Now we need to inspect the ignition coil and check whether it’s the root of the problem or not. If the buddy is still around, tell him to turn the ignition key. Don’t fire up the engine just yet, though. By turning the key, you activate the ignition system, and that’s exactly what we’re going for here. In this mode, it will be much easier to find out which wires and components are getting enough electricity, and which ones are “starving”.
As I already mentioned, it’s the ignition coil that generates the necessary voltage for the plugs. You need to locate it. It’s got three wires: one’s running into the distributor, the other one is the positive power wire (it connects the coil to the ignition switch), and the last one is the negative wire (responsible for grounding).
#4: Dealing with the Ignition Wires
Grab the test light and use it on the positive wire. No power? That means only one thing: the ignition coil isn’t getting the current it needs to start the engine. Chances are, the positive/power wire is worn out or even broken. If that’s the case, you’ll have to repair or replace it. And if there are no problems with the power, just leave this wire alone, and switch your attention to the negative one.
Also known as the ground wire, it can be checked with the same test light. With the key inside the ignition and the engine turned off, the test light should, well, light up when it comes in contact with the negative wire. If that doesn’t happen, then – yep, you guessed – replacement is in order. So, if both the positive and the negative wires are working properly, go ahead and crank up the engine.
Ask that friend of yours to start it and keep your eyes on the test light. Do you notice flickering? Grab the multimeter (or just a regular ohmmeter) and measure the ignition coil’s resistance. But how do you know the right measurements for it? Refer to the service manual – it should include all the necessary information. If the readings are wrong, you’ll have to replace the coil.
#5: Checking the Distributor
Alright, this is our last stop. We’ve inspected the spark wires, the ignition coil, and the positive and negative wires. All that’s left to do is check the distributor. We’re mainly interested in the pulse generator. Follow the wires from the ignition module: they come right into the generator. Is the multimeter still around? Connect it to the wiring and start the engine.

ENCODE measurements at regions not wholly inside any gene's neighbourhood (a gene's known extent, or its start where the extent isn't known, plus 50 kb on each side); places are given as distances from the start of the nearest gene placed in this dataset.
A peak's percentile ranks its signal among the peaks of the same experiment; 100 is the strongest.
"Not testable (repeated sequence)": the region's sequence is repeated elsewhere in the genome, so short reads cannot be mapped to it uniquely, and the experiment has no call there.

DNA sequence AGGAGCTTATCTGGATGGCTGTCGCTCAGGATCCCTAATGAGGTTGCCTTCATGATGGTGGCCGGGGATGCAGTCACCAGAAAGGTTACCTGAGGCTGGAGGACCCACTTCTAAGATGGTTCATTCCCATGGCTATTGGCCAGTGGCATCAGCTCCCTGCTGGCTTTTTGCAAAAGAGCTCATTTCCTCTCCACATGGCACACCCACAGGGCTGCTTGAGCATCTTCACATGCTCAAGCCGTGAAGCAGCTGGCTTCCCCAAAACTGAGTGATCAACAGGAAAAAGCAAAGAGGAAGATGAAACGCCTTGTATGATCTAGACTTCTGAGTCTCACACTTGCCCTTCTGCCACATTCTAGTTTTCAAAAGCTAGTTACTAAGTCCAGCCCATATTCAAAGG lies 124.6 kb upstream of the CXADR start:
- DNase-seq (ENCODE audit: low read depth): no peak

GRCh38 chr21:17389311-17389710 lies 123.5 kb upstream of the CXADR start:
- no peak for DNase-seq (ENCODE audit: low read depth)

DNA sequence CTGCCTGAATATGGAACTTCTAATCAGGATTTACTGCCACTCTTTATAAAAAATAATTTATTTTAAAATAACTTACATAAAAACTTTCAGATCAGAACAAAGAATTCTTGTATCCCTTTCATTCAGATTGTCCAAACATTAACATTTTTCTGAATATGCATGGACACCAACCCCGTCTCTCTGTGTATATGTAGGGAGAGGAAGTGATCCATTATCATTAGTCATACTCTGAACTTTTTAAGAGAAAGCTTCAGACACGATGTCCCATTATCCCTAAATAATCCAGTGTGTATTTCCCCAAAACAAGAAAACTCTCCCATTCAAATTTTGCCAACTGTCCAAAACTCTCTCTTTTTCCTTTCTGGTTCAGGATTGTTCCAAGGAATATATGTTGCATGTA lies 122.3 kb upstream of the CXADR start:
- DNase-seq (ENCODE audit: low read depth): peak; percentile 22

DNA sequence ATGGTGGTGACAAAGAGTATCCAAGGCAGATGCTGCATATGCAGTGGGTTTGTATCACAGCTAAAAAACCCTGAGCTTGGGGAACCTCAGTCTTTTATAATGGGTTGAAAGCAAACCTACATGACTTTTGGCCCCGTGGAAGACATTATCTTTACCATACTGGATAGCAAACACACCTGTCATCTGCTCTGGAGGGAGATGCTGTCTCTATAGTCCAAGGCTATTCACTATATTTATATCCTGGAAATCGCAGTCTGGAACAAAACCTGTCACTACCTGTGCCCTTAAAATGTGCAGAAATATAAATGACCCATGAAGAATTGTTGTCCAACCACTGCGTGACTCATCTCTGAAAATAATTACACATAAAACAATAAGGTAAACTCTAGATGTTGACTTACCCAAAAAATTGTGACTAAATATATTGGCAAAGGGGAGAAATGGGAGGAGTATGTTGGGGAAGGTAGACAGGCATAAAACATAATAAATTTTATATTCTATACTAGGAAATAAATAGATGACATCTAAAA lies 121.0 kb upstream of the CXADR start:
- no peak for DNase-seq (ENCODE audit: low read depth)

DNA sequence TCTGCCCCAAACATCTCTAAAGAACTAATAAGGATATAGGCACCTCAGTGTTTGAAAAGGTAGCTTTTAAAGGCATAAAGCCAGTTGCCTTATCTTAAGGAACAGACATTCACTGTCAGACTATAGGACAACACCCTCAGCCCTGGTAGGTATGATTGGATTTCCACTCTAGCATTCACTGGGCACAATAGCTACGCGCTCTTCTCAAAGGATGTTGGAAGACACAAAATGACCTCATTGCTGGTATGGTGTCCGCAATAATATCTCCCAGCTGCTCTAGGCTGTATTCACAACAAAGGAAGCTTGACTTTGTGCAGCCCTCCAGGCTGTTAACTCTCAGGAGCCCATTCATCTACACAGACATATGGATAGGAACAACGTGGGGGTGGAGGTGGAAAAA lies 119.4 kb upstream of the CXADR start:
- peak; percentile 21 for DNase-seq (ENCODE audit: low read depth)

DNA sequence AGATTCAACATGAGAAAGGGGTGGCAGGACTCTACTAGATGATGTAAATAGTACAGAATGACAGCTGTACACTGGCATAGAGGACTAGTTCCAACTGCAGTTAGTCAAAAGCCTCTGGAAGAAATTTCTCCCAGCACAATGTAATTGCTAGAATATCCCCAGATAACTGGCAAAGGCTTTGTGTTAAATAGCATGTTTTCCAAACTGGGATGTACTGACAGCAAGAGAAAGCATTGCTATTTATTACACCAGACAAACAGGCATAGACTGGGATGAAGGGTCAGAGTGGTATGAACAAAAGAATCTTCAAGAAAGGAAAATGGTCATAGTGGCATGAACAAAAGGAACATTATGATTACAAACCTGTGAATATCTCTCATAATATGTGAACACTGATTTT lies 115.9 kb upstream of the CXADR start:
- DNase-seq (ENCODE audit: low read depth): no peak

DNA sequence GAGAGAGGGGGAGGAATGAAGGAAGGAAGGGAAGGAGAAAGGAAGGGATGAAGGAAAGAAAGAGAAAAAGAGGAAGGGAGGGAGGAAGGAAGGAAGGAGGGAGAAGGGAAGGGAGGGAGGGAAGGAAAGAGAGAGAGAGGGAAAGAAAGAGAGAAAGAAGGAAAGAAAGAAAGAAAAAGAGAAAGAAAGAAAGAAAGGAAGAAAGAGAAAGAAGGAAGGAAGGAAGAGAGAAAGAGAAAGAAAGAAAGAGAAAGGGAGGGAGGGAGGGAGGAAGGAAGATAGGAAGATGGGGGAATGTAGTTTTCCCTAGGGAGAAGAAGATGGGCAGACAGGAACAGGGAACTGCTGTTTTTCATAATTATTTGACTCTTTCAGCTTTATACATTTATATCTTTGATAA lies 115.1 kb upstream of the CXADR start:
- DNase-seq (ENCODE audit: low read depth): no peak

No current means trouble with the pulse generator. A strong current, in contrast, means there’s nothing wrong with the distributor. Where are all the bodies buried, then? My money is on the ignition module: it’s malfunctioning, preventing the engine from getting a proper spark. The last thing you want to do is inspect the ECM (engine control module). It can only be found in newer vehicles, though.
Without a spark, there can be no ignition, meaning the vehicle won’t start. That’s why it’s very important to make sure the ignition system is working flawlessly. Otherwise, you’ll spend lots of time and energy trying to get the car started. Today, we learned how to inspect not only the spark plugs but also the ignition coil and the distributor. This will save you an expensive trip to the closest service shop.
Now, regardless of what component of the system is faulty, fixing this problem won’t cost you a fortune. For example, a set of brand-new ignition coils is available for 30-40 US dollars. Spark plug wires are even less expensive ($20-30 max). So, if the spark plugs are acting up, don’t hesitate to pop the hood and get your hands dirty!